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Dealing with Darwin

 
2/6/2006

Influential business guru Geoffrey Moore, well known for his previous books on disruptive technologies and high tech markets, is back on the bookshelf exploring the topic of perpetual innovation.

In Crossing the Chasm, Moore explored how companies can bring cutting-edge technology products to increasingly larger markets. Inside the Tornado dealt with managing and exploiting “hypermarkets.” Darwin moves the focus from products and markets to the company itself, showing how enterprises must continually evolve through innovation to maintain competitive advantage in an increasingly commoditized world.

The title comes from Moore's belief that free-market companies operate in the same type of environment as organic systems, namely that competition for customers spurs innovation; that as customers choose their products a natural selection process leads to survival of the fittest; that each new generation of competitor starts at a higher level of competence; and that companies must show success over time or be relegated to the tar pits of history.

The key is understanding and adapting to changes in the competitive landscape. “This is a book about innovation and inertia,” Moore writes. “It seeks to address the fundamental question that Darwinism poses: How can we innovate forever? Because that is precisely what natural selection forces us to do.”

Innovation is hard work. As Harvard Business School professor Clayton Christensen has detailed in research over the years, successful companies often fail to see competitive challenges in the markets they dominate—they are programmed by their success to proceed as before, so they don't take the risks that innovation demands. Other companies follow the innovation march but find themselves pulled in many fruitless directions. Moore argues that innovation comes in fourteen innovation “types” ranging from simple line extensions to total market disrupters. It's the job of management to figure out which innovation type is the best fit given the maturity of the category.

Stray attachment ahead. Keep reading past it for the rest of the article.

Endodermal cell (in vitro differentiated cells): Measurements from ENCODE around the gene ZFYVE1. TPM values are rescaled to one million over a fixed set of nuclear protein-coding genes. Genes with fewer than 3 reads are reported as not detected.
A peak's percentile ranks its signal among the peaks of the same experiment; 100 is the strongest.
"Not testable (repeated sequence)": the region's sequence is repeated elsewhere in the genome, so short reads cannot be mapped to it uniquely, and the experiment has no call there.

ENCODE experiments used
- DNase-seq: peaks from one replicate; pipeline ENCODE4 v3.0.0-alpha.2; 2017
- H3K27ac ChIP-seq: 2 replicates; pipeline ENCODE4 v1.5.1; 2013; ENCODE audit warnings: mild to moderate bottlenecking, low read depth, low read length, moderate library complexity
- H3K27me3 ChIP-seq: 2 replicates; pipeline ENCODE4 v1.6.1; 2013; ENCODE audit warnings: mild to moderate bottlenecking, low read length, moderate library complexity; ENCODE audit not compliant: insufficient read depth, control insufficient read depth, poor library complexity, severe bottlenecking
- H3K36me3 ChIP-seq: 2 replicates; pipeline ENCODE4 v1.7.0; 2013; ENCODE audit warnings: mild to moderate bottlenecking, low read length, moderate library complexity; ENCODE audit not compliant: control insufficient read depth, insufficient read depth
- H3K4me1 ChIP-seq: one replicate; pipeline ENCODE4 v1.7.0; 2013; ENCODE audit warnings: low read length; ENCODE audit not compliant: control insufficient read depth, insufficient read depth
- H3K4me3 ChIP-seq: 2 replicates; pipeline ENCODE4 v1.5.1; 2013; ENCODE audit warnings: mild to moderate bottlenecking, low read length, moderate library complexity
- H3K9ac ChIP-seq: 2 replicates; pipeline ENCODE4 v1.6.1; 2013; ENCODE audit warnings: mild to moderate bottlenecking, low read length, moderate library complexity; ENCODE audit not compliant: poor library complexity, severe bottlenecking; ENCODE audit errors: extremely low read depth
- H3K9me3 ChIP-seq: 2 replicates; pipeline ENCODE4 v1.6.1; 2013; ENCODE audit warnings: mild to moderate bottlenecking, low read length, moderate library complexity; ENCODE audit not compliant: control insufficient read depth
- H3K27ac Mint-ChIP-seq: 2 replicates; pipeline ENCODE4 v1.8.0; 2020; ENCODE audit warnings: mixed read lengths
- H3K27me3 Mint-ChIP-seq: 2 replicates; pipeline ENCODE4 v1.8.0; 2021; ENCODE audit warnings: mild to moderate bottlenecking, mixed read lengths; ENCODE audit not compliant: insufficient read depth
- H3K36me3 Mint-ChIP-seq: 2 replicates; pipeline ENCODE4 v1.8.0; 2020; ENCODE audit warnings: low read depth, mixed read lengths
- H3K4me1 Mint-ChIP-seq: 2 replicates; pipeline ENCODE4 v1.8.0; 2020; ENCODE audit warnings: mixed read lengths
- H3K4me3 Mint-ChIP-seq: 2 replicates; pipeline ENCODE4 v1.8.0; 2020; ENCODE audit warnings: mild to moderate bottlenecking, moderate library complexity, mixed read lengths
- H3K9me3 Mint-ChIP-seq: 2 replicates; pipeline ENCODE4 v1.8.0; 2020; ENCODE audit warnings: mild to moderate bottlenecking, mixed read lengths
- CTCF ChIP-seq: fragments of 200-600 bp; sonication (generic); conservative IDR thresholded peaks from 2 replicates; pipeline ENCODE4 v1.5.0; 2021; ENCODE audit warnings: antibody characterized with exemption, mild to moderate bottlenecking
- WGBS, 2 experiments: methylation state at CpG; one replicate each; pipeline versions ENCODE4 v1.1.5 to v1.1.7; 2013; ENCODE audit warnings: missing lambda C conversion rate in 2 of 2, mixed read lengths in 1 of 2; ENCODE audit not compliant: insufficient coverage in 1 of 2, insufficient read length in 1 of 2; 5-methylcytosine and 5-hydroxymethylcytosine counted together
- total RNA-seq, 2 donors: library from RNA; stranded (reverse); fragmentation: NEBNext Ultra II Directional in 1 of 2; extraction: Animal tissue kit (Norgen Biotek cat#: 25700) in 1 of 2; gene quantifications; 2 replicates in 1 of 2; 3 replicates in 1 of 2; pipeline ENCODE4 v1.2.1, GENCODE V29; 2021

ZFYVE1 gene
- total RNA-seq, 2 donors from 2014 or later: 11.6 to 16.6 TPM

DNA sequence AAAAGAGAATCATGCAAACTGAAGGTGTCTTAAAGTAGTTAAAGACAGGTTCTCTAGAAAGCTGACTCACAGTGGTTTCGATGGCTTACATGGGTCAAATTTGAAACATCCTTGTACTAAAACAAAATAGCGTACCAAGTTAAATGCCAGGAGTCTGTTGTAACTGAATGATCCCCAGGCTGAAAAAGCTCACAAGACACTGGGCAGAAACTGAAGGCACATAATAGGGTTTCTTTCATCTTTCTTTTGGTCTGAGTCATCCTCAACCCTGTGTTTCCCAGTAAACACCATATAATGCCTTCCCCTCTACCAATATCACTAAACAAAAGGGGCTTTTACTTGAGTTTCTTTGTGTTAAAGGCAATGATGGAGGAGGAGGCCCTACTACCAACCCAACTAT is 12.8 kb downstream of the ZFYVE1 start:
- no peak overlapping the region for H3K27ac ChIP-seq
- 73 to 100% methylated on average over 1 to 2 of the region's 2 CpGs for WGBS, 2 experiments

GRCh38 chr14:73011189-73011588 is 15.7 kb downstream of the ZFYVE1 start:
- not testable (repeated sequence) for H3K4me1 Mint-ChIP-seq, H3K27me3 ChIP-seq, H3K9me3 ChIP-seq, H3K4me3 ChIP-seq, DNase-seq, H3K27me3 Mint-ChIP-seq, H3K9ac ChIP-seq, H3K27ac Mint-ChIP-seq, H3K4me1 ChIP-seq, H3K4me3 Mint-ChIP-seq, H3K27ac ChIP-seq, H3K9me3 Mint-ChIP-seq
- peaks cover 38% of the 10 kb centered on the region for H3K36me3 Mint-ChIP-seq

In growth markets, for example, the idea is to leverage the winds of category growth and win with product leadership. More mature markets, by contrast, feature an “ongoing dynamic of refinement . . . one that lends itself to working at increasingly close quarters with your offering, with your customers, and with your processes.” Innovation here focuses on line extensions, product enhancements, marketing, and improved customer experience.

The book begins with foundational models, looking at the economics of innovation and the relationship between innovation and category maturity, as well as between innovation and business architecture. From here, Moore discusses the many aspects of managing innovation in different environments, and closes with the counterintuitive thought that corporate inertia—resistance to change—can actuallyhelp a program of sustained innovation if properly understood and effectively managed.

Moore relies on more than a hundred real-world examples from Cisco and other companies to drive home his points, making this book both a practical call for action for executives and managers at every level, as well as an adept integration of earlier research done on innovation theory.

- Sean Silverthorne

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